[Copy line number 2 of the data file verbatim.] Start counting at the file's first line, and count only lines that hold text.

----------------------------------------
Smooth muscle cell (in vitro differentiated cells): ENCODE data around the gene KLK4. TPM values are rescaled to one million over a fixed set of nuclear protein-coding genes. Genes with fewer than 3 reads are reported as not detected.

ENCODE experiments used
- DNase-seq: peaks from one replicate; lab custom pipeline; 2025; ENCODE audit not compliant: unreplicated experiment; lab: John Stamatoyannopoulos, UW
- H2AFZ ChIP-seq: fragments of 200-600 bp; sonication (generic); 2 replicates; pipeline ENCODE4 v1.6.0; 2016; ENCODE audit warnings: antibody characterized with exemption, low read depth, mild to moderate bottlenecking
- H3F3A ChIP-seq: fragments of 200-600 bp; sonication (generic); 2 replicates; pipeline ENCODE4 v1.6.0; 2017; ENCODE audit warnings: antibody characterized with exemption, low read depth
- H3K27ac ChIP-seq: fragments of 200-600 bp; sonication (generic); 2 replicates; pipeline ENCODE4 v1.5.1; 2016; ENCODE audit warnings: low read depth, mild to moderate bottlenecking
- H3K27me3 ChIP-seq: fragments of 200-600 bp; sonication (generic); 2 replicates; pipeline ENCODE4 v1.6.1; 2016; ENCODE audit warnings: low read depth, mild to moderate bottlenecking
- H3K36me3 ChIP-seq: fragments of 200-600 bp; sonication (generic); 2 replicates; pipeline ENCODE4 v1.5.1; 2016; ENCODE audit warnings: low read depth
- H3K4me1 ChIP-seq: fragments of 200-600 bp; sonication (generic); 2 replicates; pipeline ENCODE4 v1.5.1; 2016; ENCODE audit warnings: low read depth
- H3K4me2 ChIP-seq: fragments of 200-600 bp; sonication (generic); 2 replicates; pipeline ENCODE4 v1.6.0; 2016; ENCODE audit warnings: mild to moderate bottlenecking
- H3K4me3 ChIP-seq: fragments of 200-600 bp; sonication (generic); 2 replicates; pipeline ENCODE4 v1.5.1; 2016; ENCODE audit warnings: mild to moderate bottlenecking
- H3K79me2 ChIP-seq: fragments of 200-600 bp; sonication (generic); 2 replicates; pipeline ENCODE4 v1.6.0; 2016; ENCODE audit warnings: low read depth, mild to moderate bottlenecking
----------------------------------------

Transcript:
ENCODE experiments used